In the first part, we talked about the basics of Simple Linear Regression and in the second one, we discussed Multiple Linear Regression. In this post, we are going to quickly talk about Interaction Terms. As emphasised in the previous posts, the codes here are in line with the free Introduction to Machine Learning course I am teaching on IQmates. If the codes do not make sense just by themselves, it is because the explanations are in the Chapter 3 of that course (you might want to check it out!)

So what are interaction terms? This is a situation where one variable is dependent on how two other variables interact with or affect each other. The example in this post will be the interaction between the **lstat** variable and the **age **variable in our Boston database.

Including interaction terms is easy. We just add them to the lm() function and use an asterisk to create the interaction term:

`lm.fit3 <- lm(medv ~ lstat + age + lstat * age, data = boston_data)`

`summary(lm.fit3)`

Call: lm(formula = medv ~ lstat + age + lstat * age, data = boston_data) Residuals: Min 1Q Median 3Q Max -15.806 -4.045 -1.333 2.085 27.552 Coefficients: Estimate Std. Error t value Pr(>|t|) (Intercept) 36.0885359 1.4698355 24.553 < 2e-16 *** lstat -1.3921168 0.1674555 -8.313 8.78e-16 *** age -0.0007209 0.0198792 -0.036 0.9711 lstat:age 0.0041560 0.0018518 2.244 0.0252 * --- Signif. codes: 0 ‘***’ 0.001 ‘**’ 0.01 ‘*’ 0.05 ‘.’ 0.1 ‘ ’ 1 Residual standard error: 6.149 on 502 degrees of freedom Multiple R-squared: 0.5557, Adjusted R-squared: 0.5531 F-statistic: 209.3 on 3 and 502 DF, p-value: < 2.2e-16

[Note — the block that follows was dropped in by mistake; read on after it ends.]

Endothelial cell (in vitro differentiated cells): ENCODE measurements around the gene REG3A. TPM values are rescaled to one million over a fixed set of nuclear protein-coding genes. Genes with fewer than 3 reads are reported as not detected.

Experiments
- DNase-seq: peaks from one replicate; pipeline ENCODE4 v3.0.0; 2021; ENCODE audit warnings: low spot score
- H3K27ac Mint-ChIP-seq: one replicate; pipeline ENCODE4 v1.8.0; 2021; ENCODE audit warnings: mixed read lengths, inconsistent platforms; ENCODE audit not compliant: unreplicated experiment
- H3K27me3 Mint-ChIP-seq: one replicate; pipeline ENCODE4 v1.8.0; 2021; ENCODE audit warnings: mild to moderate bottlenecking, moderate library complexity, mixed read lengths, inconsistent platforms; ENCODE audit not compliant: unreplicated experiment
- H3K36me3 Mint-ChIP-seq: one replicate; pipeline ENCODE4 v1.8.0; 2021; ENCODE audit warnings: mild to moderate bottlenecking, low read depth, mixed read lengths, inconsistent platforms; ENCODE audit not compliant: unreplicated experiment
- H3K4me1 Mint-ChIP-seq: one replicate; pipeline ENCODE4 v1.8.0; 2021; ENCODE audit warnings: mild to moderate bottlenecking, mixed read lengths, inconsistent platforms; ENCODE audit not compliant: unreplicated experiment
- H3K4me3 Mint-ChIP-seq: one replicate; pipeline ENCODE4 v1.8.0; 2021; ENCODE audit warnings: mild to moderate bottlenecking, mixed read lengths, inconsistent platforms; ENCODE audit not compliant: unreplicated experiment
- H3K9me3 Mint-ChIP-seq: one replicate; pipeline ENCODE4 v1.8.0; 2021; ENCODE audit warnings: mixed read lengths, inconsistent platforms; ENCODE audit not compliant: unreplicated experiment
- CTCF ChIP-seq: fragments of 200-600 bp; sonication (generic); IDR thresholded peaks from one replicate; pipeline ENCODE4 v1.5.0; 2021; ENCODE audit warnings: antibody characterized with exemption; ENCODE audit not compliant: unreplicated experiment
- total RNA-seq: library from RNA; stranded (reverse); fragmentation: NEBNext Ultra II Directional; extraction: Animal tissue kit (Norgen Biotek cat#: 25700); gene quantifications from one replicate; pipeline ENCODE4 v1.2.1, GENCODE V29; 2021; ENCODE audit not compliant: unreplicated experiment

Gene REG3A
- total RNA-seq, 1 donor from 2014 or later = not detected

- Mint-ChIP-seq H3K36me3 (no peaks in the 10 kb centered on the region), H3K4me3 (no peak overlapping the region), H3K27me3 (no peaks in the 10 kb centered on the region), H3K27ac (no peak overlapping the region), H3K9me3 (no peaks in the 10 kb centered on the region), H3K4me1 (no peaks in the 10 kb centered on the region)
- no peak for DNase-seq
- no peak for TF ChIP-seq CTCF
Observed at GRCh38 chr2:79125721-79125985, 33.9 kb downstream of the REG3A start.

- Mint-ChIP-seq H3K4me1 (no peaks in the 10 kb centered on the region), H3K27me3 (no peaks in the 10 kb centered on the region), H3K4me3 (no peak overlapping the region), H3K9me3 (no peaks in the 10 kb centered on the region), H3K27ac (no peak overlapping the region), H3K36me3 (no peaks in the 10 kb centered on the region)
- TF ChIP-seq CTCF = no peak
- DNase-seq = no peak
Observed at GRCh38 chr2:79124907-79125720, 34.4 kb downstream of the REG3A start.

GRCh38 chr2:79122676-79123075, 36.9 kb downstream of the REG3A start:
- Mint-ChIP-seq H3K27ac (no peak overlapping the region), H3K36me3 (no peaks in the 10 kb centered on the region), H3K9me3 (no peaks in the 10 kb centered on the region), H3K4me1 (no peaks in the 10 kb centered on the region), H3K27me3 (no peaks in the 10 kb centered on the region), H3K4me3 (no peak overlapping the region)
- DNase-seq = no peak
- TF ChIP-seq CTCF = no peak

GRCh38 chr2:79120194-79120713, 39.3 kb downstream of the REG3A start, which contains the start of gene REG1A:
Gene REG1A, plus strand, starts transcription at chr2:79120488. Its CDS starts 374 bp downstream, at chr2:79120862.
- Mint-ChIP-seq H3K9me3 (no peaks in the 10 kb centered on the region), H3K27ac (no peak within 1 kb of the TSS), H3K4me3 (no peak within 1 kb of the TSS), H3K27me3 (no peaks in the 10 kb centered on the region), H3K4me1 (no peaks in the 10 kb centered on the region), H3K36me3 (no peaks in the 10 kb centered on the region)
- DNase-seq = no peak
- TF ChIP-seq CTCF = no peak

This summary shows that the lstat and the interaction term (lstat * age) are both significant. In the presence of these two terms, age is really not that important. Despite this, R will include the age variable because it is included in the interaction term. By this fact, it is possible to write the code above in a more compact way. Because R includes the individual variables that are in the interaction term, we can rewrite the linear model code like this (excluding the individual terms):

`lm.fit3 <- lm(medv ~ lstat * age, data = boston_data)`

If you run, `summary(lm.fit3)`

again, you will get the same result as above.

That’s how you include interaction terms in R. What about when you want to include powers of the variables, for example (age)^{2} ? Let’s see that in the next post.